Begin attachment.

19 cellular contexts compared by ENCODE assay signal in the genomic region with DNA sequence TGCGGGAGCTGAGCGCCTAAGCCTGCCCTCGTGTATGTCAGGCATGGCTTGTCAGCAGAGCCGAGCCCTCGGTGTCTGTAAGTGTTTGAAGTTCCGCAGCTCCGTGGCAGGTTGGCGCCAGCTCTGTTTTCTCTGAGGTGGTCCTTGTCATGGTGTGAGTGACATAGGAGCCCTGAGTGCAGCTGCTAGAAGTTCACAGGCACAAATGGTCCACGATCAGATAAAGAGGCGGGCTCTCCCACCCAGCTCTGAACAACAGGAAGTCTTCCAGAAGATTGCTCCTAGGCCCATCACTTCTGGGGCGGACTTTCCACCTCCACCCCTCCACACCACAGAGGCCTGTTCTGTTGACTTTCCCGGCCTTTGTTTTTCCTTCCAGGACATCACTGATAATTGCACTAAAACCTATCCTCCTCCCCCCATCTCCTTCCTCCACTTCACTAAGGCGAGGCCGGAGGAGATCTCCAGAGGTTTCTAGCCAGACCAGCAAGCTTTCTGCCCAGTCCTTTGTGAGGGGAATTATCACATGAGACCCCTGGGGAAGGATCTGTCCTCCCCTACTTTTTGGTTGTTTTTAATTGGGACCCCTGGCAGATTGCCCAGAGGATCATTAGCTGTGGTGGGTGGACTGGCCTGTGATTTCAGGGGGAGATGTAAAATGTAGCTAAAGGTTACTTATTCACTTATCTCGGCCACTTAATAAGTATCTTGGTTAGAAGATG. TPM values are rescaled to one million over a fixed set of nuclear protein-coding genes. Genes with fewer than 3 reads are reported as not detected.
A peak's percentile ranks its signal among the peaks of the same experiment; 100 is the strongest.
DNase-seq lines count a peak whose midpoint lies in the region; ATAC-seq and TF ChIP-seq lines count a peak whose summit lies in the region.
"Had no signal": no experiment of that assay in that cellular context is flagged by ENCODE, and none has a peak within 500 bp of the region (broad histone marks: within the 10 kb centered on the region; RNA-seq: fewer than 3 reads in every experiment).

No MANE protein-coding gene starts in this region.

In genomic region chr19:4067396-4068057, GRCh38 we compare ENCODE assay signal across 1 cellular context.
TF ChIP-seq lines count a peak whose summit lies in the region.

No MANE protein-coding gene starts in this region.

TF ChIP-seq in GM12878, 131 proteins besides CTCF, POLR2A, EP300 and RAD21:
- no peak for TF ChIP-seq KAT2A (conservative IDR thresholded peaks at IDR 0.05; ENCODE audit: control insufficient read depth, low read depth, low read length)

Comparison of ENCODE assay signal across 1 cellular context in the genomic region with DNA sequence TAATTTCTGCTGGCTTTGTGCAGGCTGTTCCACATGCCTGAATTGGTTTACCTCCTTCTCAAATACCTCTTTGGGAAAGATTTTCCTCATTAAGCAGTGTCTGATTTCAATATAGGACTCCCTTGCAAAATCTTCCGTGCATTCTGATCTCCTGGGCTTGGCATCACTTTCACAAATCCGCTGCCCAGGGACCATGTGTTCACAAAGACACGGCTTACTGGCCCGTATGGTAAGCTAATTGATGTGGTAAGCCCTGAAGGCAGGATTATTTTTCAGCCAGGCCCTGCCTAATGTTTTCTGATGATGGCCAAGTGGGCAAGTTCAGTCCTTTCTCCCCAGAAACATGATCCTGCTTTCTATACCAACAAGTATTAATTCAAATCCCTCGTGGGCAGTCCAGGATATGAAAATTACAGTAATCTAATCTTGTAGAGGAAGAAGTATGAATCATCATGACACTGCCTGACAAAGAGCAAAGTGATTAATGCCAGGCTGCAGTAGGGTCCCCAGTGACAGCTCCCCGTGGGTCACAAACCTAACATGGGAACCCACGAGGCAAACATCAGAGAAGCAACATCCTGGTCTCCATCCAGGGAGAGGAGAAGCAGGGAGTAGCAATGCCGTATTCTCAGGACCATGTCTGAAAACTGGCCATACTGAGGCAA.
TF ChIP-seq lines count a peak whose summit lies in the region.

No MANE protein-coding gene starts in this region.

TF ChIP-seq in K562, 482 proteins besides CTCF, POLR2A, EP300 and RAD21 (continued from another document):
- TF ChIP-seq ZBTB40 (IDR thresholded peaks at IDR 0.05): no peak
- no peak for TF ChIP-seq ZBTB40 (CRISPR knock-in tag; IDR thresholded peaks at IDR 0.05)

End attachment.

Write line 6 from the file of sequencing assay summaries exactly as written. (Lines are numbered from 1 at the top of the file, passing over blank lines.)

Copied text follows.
In genomic region chr19:4067396-4068057, GRCh38 we compare ENCODE assay signal across 1 cellular context.